Sam and I had a conversation when I picked up my ticket for the encore.  Need I stress the importance of buying tickets and attending the performances of your friends/local favorites?  Support artists.  Most of them give free music these days, it is the least you can do for their hard work.  Returning to topic, I asked Sam about her views on music and composing.  She emphasized her interest in expressing current and past feelings.  A particular energy and emotion was what she wanted to portray.  I drilled her with questions about how she conceptualizes the process and intent of putting a piece together.  What was I looking for?  It was some sort of exaggerated hope but we accidentally stumbled upon an area that engaged me.  She stated that she believed composition comes out of all types of music in your life, whether you realize it or not and additionally draws from all of your knowledges and memories.  If you know me, you should have guessed that I would have said something off the wall after a pause of thought such as "Let us call this:  Subconscious Integration." [Realization Point] We both decided that we liked the term and continued onward.  This woman could follow my unique conversation style and completely won me over with her intelligence (far too rare of a task in my current community).  By the time I made my escape, Sam extracted my full respect.  I was anxious to re-experience her art.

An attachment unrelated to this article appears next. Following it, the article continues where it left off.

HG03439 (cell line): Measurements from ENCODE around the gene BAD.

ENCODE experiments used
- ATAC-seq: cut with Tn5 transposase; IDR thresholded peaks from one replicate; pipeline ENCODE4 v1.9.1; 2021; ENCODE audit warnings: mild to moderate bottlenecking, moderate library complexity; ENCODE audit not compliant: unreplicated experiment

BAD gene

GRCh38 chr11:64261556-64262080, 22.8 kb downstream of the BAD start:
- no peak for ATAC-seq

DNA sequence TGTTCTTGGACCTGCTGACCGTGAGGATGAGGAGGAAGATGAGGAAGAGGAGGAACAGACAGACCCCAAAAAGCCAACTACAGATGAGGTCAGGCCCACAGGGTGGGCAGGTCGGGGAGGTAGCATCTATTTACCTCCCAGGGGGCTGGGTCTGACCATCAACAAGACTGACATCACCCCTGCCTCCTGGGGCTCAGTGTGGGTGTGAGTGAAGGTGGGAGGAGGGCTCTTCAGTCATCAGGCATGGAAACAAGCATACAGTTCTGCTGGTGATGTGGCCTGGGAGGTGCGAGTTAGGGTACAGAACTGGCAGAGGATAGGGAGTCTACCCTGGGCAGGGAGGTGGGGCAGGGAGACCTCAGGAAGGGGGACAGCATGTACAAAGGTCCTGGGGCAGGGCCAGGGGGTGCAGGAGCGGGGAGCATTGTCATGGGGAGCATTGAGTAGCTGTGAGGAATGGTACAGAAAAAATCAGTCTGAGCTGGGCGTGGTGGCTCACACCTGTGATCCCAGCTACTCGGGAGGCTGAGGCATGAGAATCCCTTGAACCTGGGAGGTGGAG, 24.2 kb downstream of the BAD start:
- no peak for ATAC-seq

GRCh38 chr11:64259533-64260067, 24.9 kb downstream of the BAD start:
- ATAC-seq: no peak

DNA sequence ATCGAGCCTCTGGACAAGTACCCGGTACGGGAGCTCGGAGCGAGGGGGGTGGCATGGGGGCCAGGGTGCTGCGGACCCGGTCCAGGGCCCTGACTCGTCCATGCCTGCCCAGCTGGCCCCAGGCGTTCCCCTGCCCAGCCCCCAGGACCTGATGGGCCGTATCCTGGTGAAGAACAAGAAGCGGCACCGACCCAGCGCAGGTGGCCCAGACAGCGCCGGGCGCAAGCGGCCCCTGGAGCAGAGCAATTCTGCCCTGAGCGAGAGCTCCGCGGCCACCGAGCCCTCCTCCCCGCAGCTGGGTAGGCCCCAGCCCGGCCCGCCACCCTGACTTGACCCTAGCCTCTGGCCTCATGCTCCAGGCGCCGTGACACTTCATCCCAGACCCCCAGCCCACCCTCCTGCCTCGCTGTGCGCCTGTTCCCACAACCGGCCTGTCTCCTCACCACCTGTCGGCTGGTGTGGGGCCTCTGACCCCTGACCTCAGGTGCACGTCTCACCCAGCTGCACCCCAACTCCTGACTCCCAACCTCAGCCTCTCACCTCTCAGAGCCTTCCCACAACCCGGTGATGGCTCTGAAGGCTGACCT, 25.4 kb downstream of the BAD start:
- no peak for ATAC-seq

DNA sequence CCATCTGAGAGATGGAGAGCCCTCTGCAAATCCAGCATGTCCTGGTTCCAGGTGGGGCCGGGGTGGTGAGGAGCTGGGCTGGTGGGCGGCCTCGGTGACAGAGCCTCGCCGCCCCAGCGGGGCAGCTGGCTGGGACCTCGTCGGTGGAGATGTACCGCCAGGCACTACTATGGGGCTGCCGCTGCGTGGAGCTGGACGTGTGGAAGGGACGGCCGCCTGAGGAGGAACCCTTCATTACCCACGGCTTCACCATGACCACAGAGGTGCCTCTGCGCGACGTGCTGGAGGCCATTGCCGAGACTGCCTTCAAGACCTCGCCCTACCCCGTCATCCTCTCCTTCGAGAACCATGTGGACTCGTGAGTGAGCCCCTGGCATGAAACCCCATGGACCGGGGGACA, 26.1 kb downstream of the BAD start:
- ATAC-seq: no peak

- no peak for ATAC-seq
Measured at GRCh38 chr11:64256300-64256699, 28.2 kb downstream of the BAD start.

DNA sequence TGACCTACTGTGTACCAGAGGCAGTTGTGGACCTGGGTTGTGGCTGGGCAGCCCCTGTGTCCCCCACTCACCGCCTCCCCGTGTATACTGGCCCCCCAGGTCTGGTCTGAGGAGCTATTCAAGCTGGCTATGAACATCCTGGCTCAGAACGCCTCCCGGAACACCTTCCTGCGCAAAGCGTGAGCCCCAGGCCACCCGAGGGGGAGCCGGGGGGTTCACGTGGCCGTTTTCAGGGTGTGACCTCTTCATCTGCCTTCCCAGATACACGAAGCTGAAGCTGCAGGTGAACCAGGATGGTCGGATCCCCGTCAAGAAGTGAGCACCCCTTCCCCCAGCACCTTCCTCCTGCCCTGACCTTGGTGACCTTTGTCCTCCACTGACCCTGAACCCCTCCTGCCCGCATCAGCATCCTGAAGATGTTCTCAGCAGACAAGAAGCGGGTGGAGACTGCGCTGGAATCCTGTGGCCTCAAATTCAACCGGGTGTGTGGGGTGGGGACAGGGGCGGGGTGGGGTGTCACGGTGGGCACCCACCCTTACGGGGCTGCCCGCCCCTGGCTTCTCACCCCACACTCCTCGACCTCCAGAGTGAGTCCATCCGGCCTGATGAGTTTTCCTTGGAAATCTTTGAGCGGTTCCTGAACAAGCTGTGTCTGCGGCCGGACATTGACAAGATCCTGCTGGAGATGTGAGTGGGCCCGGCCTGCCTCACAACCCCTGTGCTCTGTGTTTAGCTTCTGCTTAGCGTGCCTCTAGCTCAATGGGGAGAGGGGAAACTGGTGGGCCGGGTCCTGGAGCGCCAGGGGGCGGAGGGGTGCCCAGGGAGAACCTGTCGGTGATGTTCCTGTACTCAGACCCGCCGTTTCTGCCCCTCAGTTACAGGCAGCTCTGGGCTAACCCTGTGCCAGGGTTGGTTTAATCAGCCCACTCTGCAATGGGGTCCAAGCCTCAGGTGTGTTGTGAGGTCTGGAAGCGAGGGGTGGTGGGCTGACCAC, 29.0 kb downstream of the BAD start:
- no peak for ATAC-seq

A few days later I roll up to some strange joint that purported itself to be a music venue.  I talked to Nick and Sam (see how I switched that up a bit?) briefly, met a few people, demanded some shy hearts, and entered the building.  Before the music, I spoke with the members of Mansions, one of the touring acts at the show.  I bought their album because they were great people and the drawing on the cover gave me maddening pleasure.  A future review of this album is inevitable.